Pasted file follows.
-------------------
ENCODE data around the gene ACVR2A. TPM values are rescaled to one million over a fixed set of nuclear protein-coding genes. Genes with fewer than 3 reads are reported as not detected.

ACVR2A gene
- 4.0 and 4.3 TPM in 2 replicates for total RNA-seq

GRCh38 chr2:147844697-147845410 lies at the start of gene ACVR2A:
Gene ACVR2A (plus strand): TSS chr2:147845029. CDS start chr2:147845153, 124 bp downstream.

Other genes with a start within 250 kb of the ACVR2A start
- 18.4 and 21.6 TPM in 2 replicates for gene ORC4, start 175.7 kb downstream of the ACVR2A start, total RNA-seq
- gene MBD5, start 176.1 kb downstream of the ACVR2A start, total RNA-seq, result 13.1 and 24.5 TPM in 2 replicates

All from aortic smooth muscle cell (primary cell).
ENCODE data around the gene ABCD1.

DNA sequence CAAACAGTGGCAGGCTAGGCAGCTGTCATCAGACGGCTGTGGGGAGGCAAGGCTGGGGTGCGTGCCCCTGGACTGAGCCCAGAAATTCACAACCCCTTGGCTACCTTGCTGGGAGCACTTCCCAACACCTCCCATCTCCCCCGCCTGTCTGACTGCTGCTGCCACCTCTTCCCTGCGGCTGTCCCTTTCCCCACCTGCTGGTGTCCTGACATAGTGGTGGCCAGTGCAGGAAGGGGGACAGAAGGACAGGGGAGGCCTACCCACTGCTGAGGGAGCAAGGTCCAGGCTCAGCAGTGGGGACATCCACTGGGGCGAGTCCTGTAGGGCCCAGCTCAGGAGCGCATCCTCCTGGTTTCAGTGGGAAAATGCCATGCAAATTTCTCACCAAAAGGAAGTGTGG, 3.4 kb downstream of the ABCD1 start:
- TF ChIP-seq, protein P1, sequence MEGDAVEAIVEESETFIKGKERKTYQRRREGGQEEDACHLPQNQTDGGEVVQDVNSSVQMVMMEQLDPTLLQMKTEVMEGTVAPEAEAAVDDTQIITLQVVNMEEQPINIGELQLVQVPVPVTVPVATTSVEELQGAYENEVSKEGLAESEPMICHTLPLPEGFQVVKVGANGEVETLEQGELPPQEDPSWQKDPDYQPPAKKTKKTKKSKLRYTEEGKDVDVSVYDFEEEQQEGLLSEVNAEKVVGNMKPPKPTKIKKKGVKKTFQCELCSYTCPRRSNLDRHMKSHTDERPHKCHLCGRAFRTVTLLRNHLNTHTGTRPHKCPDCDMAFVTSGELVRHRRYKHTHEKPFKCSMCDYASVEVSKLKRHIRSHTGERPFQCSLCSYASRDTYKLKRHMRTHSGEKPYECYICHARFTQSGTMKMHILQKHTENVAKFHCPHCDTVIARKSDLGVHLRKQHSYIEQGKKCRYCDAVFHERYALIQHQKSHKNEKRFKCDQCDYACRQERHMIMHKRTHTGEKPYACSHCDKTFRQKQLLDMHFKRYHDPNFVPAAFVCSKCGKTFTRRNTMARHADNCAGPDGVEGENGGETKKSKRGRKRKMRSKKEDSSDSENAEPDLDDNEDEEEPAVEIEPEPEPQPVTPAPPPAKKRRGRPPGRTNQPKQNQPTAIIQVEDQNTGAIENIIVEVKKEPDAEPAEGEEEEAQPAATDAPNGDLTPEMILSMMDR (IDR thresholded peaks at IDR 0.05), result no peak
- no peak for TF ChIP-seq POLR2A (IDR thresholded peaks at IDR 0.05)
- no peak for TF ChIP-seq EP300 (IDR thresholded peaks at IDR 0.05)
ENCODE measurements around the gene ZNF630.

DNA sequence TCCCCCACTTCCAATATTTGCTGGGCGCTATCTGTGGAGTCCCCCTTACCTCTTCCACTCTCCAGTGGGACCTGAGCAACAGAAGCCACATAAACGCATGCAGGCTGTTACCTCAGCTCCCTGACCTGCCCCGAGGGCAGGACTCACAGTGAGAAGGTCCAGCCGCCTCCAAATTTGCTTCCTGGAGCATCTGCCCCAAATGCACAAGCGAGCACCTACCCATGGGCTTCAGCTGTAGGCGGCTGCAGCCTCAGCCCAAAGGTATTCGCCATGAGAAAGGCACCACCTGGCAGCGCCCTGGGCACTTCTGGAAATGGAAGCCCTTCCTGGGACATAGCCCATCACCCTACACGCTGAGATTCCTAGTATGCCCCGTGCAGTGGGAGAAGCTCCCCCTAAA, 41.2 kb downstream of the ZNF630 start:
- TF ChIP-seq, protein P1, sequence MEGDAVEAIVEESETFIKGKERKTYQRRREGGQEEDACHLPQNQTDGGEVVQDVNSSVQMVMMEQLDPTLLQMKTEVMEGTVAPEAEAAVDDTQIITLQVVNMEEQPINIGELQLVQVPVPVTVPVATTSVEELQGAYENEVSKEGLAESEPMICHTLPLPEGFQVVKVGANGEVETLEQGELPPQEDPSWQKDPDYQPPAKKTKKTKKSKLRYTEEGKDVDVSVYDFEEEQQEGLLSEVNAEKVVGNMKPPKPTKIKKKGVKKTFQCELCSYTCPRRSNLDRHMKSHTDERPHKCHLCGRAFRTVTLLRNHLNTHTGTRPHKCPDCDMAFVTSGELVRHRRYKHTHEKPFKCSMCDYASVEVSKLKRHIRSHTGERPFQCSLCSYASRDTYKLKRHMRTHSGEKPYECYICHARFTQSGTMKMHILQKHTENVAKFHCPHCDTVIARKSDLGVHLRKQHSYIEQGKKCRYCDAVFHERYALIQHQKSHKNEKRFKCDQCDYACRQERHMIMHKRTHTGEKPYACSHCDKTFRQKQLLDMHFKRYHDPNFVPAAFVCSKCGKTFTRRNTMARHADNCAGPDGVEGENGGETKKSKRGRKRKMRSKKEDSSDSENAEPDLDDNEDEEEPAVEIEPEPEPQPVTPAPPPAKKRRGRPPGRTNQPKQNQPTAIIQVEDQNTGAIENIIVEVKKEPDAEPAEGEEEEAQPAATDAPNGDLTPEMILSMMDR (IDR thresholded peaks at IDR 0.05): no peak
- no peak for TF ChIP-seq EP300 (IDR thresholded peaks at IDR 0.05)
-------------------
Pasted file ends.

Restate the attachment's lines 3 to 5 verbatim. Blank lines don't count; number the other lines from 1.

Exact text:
- 4.0 and 4.3 TPM in 2 replicates for total RNA-seq

GRCh38 chr2:147844697-147845410 lies at the start of gene ACVR2A:
Gene ACVR2A (plus strand): TSS chr2:147845029. CDS start chr2:147845153, 124 bp downstream.